bib shorts

Cycle ClothingFeaturedReviewsWomen's Cycling

First impressions – Victoria reviews the women’s Rapha Canyon-SRAM team kit


I have never been tempted to cycle in a team kit before. But then, I’d never seen one as beautiful as the Rapha Canyon//SRAM team kit, which is one of the best looking women’s cycle kits I’ve ever seen. Since the first images were released months ago, I’ve been on tenterhooks waiting for it to be released.

Finally, on Wednesday, it happened: the email arrived from Rapha and faster than you can shout ‘Strava!’ I was parting with an obscene amount of money. I’m aware that £300 for a cycling kit is pretty steep. But boy oh boy, I wanted it so badly.

But what you all want to know, I suppose, is how it performs. Well, the kit arrived on Saturday and the following day I wore it on an 85km ride to put it through its paces.

Rapha Canyon//SRAM women's kit

The Rapha Canyon//SRAM team kit is seriously good looking. Black, emblazoned with jewel tones and the subtlest of branding, it looks so slick. The aero cut of the team-issue jersey is divine: it’s far and away the most flattering cycling jersey I have worn. It’s close fitting in a way that skims rather than clings; the mesh sleeves are just the right length and fit; and, as I hate having anything fastened up to my neck, I’m happy to say it looks great unzipped a few inches. Sunday was an ideal day to ride out in the kit; the Coldblack technology used in the jersey to reflect the sun’s rays and wick away moisture was perfect in 28-degree heat.

Rapha Canyon//SRAM women's kit

The Rapha Canyon//SRAM team kit jersey is long: I can pull it right down over my bum. This is a very good thing: at 5’8” I’m fairly tall and, being somewhat top heavy, I’m delighted to have a jersey which doesn’t ride up. I didn’t have to tug it down at the front once. If you’re petite, there is a risk that it might be a little too long. I find Rapha sizing tends to be a little on the small side, so I ordered my usual size medium bib shorts and size large jersey to accommodate my broad shoulders and bust. It’s spot on for my frame.

Rapha Canyon//SRAM women's kit

The race fit Rapha Canyon//SRAM bib shorts look similarly great: they are really nicely cut and the styling is spot on. The bib straps are well positioned and soft – they didn’t cut in to my shoulders at all.

The leg length is generous, the leg grippers keep everything in place and the breathable fabric feels good. I did expect a slightly more robust pad; it doesn’t feel quite as supportive as the chamois in my Rapha winter padded tights.

Being a particularly sweaty cyclist, I’m obsessive about washing kit as soon as I’ve worn it. It’s already been through the washing machine and drip dried as per instructions, and all’s well.

Rapha Canyon//SRAM women's kit


The Rapha Canyon//SRAM team kit is far and away the best looking kit I’ve worn. Expensive, yes; but it’s one of the best looking women’s cycling kits of 2016, and I felt a million dollars wearing it. Well done Rapha and the Canyon//SRAM team for putting together such an iconic kit – I feel like this is a big step in moving the standard of women’s cycling kit forward. The designers have set the bar very high indeed.

The jersey is priced at £130 and the bib shorts at £170. You can view the whole range here.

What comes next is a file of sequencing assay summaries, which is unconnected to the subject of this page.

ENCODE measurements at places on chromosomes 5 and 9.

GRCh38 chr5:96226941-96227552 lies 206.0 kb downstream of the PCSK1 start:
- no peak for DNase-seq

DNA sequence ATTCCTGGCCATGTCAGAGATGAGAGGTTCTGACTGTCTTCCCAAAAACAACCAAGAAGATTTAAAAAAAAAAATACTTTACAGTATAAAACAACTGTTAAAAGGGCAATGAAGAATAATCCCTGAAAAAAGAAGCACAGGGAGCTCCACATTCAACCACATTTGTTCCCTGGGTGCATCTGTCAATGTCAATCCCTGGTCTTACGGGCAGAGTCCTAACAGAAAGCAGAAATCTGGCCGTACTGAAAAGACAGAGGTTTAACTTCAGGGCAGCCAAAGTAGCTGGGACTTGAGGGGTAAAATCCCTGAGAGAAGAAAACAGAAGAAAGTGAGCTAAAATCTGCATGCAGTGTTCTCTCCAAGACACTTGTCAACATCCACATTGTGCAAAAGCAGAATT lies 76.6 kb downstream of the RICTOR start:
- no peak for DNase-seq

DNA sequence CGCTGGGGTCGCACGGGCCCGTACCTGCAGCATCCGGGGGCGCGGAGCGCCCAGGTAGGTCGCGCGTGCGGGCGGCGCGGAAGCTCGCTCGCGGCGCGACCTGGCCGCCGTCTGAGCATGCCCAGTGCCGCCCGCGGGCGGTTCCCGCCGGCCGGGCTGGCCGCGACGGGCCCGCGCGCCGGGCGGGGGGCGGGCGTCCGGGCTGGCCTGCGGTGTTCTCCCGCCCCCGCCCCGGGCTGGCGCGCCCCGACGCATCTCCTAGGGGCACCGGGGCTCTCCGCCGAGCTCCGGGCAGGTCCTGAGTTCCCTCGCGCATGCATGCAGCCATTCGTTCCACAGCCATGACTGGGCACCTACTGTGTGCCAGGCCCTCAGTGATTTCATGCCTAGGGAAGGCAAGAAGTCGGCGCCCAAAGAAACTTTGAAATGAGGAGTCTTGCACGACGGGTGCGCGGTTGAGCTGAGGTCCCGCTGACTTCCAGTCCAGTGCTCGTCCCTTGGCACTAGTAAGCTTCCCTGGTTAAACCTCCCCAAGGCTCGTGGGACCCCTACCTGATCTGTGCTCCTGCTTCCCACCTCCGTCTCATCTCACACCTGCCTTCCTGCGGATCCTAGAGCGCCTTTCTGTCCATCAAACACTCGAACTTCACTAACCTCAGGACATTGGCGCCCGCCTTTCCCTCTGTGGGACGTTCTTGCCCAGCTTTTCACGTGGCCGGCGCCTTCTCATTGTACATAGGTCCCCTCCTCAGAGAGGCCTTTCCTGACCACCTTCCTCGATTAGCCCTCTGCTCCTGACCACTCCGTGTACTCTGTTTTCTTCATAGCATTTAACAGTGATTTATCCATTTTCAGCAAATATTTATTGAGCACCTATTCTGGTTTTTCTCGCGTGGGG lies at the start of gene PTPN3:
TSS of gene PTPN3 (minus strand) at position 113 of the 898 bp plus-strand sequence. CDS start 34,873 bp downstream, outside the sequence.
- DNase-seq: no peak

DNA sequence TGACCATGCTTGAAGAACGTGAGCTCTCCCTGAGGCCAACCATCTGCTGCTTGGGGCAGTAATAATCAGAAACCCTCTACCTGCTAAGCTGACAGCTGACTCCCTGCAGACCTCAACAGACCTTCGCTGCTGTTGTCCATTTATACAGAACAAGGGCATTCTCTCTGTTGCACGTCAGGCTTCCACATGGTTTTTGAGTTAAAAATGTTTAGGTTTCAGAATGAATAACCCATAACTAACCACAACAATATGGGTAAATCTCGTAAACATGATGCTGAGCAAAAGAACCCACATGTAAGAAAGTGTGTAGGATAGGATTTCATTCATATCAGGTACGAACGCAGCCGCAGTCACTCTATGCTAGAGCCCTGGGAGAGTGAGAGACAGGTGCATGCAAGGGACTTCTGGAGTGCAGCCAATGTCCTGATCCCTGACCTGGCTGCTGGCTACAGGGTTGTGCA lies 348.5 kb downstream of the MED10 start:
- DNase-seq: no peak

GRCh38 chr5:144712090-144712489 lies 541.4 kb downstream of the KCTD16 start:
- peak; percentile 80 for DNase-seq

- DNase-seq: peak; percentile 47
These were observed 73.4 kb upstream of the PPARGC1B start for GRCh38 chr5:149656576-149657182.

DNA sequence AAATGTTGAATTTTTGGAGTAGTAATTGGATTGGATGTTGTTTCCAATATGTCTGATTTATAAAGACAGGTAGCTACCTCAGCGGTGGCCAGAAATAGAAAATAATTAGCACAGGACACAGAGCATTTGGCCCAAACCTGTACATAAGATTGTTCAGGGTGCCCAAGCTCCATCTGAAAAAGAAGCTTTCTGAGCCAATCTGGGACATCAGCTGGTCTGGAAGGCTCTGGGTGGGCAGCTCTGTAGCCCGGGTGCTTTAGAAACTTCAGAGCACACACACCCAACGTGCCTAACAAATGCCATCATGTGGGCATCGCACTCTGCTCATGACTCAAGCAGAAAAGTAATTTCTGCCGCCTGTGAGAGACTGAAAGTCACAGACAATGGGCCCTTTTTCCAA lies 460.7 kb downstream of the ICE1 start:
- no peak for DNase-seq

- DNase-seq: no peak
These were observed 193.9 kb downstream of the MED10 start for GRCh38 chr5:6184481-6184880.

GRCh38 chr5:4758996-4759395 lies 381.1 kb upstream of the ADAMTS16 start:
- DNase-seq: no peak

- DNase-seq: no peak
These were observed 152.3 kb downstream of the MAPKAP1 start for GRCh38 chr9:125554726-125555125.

Cycle ClothingReviewsWomen's Cycling

Vamper warms up with Primal’s winter cycling kit



Tested: Primal’s Covi Women’s Black Tights, £65.00 and Lucerne 2nd Layer Jacket, £90.00.

Until now I’ve only cycled in bib shorts and tights, liking the smooth line they create underneath a jersey with a midriff prone to a spot of muffin top. However, every day that I dress in my cycling kit, I invariably have to dash to the loo before leaving the house, and have to strip off my jersey to get my bibs down, then carefully tuck my baselayer in again and pull my jersey back on before I can get on my way. It’s a bit of a rigmarole when you’re trying to get out of the house for work and I’ve toyed with adding waist tights to my commuter cycling wardrobe for versatility.

The tights sit high enough that there’s no danger of a gap between my jersey and waistband – and there’s barely a hint of muffin top.

This month I’ve been testing Primal’s Covi Women’s Black Tights, which retail at £60.00. The tights are a true black with reflective zip detailing at the ankles for added visibility pedalling at night. The brushed back thermal lining is soft and cosy, and while the pad doesn’t appear particularly robust, it’s actually very comfortable for commuting. After four washes it hasn’t moved and has retained its shape and firmness. The tights sit high enough on the waist that there’s no danger of a gap appearing between my jersey and waistband, and it’s also high enough to prevent much midriff overhang. My only criticism of the tights are the zips down the back of the legs which have a tendency to dig in to the Achilles tendon.


I wore the tights with Primal’s Lucerne 2nd Layer Jacket. The Lucerne sits somewhere between a long sleeved jersey and a jacket. It’s warm, making it comfortable on cool autumn days, but not water resistant. It’s comfortable for the mild November we’ve had this year with just a baselayer underneath.



Primal sizing is generous. I’m wearing size Medium in both garments and there is plenty of room; the cut is looser than Castelli and Dhb. I’m 5 ft 8″ and generally wear UK size 12.



Tested: Onyx Bib Knickers, £75.00 and Lexicon 2nd Layer Jacket.

It’s been an unusually mild start to the autumn. It may be mid-November, but several days have been too mild enough for full tights and jackets. In this weather, three-quarter bib knickers fit the bill nicely and I’ve been testing Primal’s Onyx bib knickers.